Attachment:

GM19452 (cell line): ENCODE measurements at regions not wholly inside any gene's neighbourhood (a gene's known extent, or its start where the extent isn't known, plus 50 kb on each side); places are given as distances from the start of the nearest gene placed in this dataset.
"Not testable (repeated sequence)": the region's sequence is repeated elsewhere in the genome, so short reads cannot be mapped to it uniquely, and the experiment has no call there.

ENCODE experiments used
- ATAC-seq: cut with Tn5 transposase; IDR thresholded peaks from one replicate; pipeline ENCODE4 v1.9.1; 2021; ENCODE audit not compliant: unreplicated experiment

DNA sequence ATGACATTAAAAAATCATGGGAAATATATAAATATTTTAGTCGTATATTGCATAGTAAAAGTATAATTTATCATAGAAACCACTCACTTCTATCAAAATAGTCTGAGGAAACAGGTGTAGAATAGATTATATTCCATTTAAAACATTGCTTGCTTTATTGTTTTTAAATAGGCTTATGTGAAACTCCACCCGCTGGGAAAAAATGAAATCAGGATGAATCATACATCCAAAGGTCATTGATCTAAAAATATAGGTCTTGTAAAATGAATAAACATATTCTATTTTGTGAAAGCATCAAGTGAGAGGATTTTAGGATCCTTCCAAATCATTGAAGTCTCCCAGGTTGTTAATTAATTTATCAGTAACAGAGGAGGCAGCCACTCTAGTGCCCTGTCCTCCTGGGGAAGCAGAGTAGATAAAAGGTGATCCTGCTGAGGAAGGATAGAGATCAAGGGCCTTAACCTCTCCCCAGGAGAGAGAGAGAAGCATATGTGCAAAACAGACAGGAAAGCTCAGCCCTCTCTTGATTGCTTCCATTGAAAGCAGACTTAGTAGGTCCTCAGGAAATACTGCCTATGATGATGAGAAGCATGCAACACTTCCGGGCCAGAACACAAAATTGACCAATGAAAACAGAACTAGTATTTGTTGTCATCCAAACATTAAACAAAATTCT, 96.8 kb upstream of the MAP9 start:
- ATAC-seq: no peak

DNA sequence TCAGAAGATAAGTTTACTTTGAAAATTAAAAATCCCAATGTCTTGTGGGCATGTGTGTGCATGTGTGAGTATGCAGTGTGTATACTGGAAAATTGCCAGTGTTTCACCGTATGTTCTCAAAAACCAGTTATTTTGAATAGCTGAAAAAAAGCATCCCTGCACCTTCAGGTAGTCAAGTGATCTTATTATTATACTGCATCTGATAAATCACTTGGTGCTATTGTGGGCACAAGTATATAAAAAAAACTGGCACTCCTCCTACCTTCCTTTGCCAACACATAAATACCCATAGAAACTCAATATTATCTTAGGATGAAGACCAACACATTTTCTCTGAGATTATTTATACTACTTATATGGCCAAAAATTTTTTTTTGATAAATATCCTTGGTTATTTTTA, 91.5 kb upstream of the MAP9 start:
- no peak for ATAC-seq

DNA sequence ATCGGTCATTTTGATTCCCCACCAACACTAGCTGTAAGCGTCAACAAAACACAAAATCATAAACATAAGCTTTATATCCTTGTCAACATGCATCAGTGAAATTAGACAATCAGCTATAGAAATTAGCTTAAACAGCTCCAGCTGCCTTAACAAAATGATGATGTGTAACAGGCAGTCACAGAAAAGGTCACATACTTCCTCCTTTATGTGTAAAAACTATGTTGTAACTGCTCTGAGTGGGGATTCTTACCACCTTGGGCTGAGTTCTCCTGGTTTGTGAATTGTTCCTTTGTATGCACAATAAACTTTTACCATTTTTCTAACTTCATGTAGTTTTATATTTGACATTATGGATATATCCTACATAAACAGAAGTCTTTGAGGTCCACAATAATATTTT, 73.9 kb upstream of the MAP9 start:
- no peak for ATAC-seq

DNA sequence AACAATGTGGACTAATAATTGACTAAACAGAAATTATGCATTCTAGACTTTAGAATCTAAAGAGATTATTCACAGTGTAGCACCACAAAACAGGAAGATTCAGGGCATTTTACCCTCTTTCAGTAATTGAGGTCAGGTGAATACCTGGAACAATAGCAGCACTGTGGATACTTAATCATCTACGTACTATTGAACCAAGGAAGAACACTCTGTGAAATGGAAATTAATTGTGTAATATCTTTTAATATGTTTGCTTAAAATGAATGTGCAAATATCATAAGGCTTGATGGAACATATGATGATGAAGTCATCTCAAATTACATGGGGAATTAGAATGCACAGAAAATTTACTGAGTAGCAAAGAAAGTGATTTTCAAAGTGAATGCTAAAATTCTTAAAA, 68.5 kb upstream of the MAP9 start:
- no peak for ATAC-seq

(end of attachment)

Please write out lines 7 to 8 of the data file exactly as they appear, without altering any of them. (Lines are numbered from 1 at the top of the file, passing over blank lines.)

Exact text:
DNA sequence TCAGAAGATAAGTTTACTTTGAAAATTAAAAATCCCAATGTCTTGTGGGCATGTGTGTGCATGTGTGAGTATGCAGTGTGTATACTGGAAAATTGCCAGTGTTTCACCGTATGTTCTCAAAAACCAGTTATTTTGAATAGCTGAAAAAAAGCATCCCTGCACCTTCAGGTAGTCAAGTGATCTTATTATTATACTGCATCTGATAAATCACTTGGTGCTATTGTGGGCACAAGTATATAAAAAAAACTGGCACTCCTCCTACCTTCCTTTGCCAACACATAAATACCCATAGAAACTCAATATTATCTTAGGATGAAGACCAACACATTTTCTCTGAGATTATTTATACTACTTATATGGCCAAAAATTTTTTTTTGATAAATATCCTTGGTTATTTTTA, 91.5 kb upstream of the MAP9 start:
- no peak for ATAC-seq